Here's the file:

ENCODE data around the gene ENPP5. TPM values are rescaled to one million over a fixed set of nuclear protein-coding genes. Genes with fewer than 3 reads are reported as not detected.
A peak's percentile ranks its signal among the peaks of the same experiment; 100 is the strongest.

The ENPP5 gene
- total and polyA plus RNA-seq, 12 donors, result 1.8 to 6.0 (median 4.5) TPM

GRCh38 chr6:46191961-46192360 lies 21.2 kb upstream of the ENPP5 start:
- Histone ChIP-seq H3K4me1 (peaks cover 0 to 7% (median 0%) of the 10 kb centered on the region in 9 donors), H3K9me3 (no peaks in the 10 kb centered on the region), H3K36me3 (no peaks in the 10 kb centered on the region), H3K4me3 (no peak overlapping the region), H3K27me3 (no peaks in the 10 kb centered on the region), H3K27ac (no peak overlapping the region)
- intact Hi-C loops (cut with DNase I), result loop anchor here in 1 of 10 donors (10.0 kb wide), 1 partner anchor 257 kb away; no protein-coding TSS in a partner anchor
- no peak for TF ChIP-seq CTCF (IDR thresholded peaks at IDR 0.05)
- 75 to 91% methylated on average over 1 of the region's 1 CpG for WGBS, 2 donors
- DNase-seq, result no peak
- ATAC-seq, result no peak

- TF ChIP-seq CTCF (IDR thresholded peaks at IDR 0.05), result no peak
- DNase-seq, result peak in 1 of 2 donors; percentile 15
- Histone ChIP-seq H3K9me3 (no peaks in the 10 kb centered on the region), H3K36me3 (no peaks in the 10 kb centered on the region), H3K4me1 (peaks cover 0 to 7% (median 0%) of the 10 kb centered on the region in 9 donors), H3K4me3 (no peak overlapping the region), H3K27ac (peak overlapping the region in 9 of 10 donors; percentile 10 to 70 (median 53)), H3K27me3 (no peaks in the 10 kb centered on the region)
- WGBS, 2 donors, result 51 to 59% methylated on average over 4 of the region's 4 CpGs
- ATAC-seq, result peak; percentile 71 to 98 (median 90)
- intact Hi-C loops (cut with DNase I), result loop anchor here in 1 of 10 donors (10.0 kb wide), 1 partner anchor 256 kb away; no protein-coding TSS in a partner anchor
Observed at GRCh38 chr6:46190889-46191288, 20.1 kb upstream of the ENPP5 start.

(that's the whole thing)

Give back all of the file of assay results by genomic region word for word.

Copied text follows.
ENCODE data around the gene ENPP5. TPM values are rescaled to one million over a fixed set of nuclear protein-coding genes. Genes with fewer than 3 reads are reported as not detected.
A peak's percentile ranks its signal among the peaks of the same experiment; 100 is the strongest.

The ENPP5 gene
- total and polyA plus RNA-seq, 12 donors, result 1.8 to 6.0 (median 4.5) TPM

GRCh38 chr6:46191961-46192360 lies 21.2 kb upstream of the ENPP5 start:
- Histone ChIP-seq H3K4me1 (peaks cover 0 to 7% (median 0%) of the 10 kb centered on the region in 9 donors), H3K9me3 (no peaks in the 10 kb centered on the region), H3K36me3 (no peaks in the 10 kb centered on the region), H3K4me3 (no peak overlapping the region), H3K27me3 (no peaks in the 10 kb centered on the region), H3K27ac (no peak overlapping the region)
- intact Hi-C loops (cut with DNase I), result loop anchor here in 1 of 10 donors (10.0 kb wide), 1 partner anchor 257 kb away; no protein-coding TSS in a partner anchor
- no peak for TF ChIP-seq CTCF (IDR thresholded peaks at IDR 0.05)
- 75 to 91% methylated on average over 1 of the region's 1 CpG for WGBS, 2 donors
- DNase-seq, result no peak
- ATAC-seq, result no peak

- TF ChIP-seq CTCF (IDR thresholded peaks at IDR 0.05), result no peak
- DNase-seq, result peak in 1 of 2 donors; percentile 15
- Histone ChIP-seq H3K9me3 (no peaks in the 10 kb centered on the region), H3K36me3 (no peaks in the 10 kb centered on the region), H3K4me1 (peaks cover 0 to 7% (median 0%) of the 10 kb centered on the region in 9 donors), H3K4me3 (no peak overlapping the region), H3K27ac (peak overlapping the region in 9 of 10 donors; percentile 10 to 70 (median 53)), H3K27me3 (no peaks in the 10 kb centered on the region)
- WGBS, 2 donors, result 51 to 59% methylated on average over 4 of the region's 4 CpGs
- ATAC-seq, result peak; percentile 71 to 98 (median 90)
- intact Hi-C loops (cut with DNase I), result loop anchor here in 1 of 10 donors (10.0 kb wide), 1 partner anchor 256 kb away; no protein-coding TSS in a partner anchor
Observed at GRCh38 chr6:46190889-46191288, 20.1 kb upstream of the ENPP5 start.